Google this week launched a desktop version of Android Messages, the default Android app for sending and receiving text messages, allowing users to keep up with SMS conversations through a browser.
The service also works through the browsers built into iOS devices, meaning users can, for instance, use an iPad to send and receive SMS messages via their Android phone.
The browser can be set up using a QR code that appears on messages.android.com and is scanned using Android Messages on the phone.
Once logged in, conversations are synchronised instantly. But only one device or browser window can be logged in at once, and since the phone is doing the actual sending and receiving, it must also be switched on and connected to the internet.
Desktop messaging systems are a familiar feature of the likes of WhatsApp or Skype, but those systems don’t use the phone’s SIM card-based SMS features.
Apple also allows iPhone users to carry on SMS messages from the desktop, but the system requires a Mac.
Apple’s implementation has some differences from Google’s system, allowing users to be logged into multiple windows and devices at the same time and to launch Wi-Fi-based audio or video calls from the desktop.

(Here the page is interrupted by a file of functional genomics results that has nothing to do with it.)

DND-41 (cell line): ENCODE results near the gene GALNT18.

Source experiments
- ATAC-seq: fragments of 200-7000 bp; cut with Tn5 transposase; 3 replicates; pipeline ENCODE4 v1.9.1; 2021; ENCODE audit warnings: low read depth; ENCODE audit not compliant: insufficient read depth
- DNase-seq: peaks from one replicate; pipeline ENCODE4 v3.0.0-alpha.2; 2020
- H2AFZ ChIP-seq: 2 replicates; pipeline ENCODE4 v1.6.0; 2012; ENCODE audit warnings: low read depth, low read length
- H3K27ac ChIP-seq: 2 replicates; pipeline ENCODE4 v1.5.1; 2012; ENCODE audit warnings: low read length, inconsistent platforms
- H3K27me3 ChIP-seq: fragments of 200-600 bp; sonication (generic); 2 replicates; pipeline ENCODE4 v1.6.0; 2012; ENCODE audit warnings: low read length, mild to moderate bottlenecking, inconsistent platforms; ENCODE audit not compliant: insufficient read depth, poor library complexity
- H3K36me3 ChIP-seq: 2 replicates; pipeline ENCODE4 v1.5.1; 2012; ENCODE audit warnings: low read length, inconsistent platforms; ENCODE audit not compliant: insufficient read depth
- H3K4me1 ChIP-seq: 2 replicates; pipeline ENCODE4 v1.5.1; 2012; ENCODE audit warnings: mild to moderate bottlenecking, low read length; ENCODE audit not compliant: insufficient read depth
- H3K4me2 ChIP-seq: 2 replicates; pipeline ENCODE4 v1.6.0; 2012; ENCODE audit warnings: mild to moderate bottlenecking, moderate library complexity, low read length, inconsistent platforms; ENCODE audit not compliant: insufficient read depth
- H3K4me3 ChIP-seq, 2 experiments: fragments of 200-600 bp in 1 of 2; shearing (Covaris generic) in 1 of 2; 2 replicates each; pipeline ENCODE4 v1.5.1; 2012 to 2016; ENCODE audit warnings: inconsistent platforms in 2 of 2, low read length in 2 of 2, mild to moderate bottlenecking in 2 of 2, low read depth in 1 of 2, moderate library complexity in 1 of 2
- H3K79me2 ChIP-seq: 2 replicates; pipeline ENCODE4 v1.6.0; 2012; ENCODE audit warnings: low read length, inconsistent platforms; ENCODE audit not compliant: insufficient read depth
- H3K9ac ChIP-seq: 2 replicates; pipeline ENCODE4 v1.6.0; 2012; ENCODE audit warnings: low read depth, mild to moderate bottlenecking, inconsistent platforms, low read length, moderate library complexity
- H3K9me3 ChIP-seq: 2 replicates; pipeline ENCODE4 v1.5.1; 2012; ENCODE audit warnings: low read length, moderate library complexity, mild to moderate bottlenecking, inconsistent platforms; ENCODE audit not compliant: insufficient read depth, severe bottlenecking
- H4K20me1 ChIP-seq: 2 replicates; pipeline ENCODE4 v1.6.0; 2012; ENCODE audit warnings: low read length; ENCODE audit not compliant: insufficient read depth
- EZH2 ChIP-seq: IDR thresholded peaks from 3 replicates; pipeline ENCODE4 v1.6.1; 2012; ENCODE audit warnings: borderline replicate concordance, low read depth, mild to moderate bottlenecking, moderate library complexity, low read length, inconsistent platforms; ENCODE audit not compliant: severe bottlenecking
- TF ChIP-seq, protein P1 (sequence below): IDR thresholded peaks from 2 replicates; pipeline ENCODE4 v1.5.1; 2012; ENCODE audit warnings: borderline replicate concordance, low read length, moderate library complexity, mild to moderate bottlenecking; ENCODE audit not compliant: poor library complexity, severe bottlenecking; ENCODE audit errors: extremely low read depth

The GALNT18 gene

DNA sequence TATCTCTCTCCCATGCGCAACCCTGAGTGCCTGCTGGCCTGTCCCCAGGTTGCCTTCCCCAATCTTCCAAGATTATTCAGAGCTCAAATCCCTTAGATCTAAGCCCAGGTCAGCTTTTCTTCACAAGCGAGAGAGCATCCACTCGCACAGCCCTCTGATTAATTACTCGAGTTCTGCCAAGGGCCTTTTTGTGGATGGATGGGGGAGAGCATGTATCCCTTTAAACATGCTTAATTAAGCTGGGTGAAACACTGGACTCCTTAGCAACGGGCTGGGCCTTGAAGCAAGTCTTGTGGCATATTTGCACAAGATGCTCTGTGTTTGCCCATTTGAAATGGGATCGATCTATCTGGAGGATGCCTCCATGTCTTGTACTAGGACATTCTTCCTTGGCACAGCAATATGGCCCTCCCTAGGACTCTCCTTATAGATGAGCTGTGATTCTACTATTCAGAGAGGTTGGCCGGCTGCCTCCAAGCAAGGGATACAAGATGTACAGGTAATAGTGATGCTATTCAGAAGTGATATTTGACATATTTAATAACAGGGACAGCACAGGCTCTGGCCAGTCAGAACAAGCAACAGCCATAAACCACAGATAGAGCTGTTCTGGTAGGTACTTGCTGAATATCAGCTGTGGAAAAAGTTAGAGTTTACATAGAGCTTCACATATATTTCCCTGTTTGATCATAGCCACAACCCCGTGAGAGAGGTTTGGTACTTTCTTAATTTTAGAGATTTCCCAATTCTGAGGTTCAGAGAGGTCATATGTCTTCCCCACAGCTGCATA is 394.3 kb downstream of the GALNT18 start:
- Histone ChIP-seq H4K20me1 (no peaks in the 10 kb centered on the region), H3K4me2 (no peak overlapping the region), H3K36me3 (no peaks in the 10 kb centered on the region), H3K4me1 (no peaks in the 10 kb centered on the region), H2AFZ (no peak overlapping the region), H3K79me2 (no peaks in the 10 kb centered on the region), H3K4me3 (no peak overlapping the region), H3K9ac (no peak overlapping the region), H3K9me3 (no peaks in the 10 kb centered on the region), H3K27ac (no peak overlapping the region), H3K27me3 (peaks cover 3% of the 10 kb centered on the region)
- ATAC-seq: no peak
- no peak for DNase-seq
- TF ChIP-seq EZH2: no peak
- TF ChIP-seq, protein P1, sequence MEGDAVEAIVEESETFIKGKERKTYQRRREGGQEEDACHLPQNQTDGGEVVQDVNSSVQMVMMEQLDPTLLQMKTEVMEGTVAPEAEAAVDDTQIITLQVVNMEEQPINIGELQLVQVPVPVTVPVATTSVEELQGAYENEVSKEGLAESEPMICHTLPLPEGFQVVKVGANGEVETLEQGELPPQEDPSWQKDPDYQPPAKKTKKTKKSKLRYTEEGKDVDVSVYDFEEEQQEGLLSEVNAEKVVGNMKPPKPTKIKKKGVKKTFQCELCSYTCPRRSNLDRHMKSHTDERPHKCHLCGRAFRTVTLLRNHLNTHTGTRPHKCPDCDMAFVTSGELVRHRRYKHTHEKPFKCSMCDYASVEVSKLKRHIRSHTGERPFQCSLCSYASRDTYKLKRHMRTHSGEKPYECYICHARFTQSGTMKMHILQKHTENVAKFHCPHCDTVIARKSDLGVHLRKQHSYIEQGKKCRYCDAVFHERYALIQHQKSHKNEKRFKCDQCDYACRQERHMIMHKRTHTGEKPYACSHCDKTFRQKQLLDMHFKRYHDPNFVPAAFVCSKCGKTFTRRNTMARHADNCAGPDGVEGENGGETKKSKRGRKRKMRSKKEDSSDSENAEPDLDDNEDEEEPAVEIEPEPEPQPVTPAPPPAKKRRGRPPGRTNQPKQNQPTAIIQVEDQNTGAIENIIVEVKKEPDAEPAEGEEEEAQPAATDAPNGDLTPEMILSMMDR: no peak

Google’s desktop version doesn’t integrate calling features, and it also doesn’t provide a way to search for older messages.
But Google’s technique for synchronising messages amongst platforms is reportedly faster than Apple’s Messages in iCloud, which stores messages, conversations and attachments on a cloud-based server.
The desktop version of Android Messages also has some other features Apple’s desktop Messages lacks, such as a Dark Mode and easy ways of adding emojis, stickers and attachments.
Apple’s desktop Messages is set to receive a Dark Mode with the release of macOS Mojave this autumn.
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